Christopher Salih charts the rise of alternative investment strategies, and examines the regulation and market forces that have influenced their uptake
The use of alternative investment strategies has come to the fore in recent years. This has been driven by both regulation and investment forces. The arrival of Non-Ucits Retail Schemes (Nurs), multi-asset portfolios and the growth in Sipps has been instrumental in pushing alternative investments into the forefront.
Also, the equity bear market followed by questions over the sustainability of bond prices have amply demonstrated that a portfolio comprised of equities and bonds is insufficiently diversified.
But while the possibility of increasing returns and diversifying risk in a portfolio is appealing, alternative asset classes need extra care. So what do advisers need to consider? Are these asset classes actually more accessible than they used to be? And what can alternatives do to the risk and return profile of a portfolio?
Are alternatives worth it?
The advantages of diversifying away from traditional asset classes should not be underestimated. Those who took advantage of hedge funds in the bear market of 2000-2003 were fortunate enough to reap the benefits of what was, at the time, a relatively untapped source of portfolio flexibility.
Patrick Armstrong, fund manager at Insight Investment, says: "Hedge funds have their own appealing statistics that separate them as an asset class. They offer an ability to make money regardless of the direction of both stocks and markets. They offer wider opportunities because they are uncorrelated with other asset classes."
Kier Boley, fund of hedge fund manager at GAM, says hedge funds have garnered their reputation over a sustained period. He says: "Hedge funds have been a good investment for investors for quite some time. In the 1990s people got success through equity hedge, but they really set their reputation in stone in the 2000-2003 bear market, as they did with the 1987 crash. There was a lot of late money into hedge funds in 2002-03 and as the market recovered the hedge market struggled in 2004. But in 2005-2006 the market began to recover once more as people began to embrace risk once again."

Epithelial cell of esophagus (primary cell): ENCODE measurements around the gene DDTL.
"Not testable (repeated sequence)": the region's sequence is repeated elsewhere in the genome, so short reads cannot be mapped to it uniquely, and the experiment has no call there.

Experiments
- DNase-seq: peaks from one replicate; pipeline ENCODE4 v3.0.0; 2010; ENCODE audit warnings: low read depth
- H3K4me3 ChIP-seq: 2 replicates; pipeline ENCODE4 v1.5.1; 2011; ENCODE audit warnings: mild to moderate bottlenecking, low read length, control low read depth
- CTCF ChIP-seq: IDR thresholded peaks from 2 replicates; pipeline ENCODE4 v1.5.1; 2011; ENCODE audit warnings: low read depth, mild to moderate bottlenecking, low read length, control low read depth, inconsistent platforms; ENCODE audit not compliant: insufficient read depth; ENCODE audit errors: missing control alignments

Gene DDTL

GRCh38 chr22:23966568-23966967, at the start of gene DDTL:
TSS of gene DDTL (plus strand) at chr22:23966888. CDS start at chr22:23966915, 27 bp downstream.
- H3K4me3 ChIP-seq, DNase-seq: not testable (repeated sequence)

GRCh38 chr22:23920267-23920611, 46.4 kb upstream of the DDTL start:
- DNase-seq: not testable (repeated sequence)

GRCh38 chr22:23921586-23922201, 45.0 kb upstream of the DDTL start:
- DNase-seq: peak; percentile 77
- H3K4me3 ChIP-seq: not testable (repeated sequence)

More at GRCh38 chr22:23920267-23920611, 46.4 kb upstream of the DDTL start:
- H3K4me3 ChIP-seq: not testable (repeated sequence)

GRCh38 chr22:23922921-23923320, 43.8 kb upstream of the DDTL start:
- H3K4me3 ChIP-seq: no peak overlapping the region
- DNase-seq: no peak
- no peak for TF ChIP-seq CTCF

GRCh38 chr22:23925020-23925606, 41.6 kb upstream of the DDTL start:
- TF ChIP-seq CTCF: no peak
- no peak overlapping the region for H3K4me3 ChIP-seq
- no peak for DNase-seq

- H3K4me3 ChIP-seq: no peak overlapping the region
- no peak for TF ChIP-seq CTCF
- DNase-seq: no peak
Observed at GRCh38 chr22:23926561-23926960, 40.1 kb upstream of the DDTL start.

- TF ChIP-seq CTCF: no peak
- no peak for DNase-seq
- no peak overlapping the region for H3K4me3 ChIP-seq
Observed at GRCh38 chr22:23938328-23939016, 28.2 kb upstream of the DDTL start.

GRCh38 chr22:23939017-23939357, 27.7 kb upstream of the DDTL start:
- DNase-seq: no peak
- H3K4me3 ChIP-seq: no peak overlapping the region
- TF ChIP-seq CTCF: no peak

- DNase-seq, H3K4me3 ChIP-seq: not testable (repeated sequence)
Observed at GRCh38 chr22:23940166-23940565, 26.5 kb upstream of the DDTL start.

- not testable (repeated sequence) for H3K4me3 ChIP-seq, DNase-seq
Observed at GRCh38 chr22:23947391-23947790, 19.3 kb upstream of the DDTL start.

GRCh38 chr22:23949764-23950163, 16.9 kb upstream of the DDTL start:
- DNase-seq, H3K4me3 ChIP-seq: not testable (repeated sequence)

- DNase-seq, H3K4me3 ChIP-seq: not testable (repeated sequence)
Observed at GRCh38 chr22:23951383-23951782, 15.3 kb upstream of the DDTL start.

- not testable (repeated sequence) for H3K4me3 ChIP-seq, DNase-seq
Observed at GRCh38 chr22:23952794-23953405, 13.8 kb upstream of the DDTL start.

Dispel the myth
Despite performing in difficult market conditions, hedge funds have a reputation in the industry for being both secretive and risky. Boley is keen to dispel those myths, he says: "Those stereotypes of being risky and secretive are unfair. To be successful hedge funds need an element of secrecy, but that is exaggerated. As far as risk goes you only have to look at the long-only traditional funds and compare the amounts they lost on the back of the tech bubble to what hedge funds lost. People's view of them is also about six to 12 months out of date, leading to a battle of perception against performance."
Hedge funds have traditionally been an investment for sophisticated, high net worth investors because minimum investment levels were high and advisers could not recommend them directly. But this is democratising. Funds of hedge funds have grown up, along with multi-asset portfolios, and now provide easier ways for investors to get a proportion of their portfolios into hedge funds.
Alan Smith, director at Capital Asset Management, says: "Clients are becoming more demanding, as they look to add value quickly. Hedge funds and private equity were traditionally the home ground of the very wealthy and sophisticated. But that is definitely moving as the barriers to entry in funds decrease.
"There are also changes in investment markets as people look for different things. The market is sitting on the back of a bull run, with all the assets fully valued and, as a consequence, there is a strong argument for holes appearing in the bottom of every sector. Advisers now know they have to be both careful and creative on where they put their money, opening the door to alternatives even further."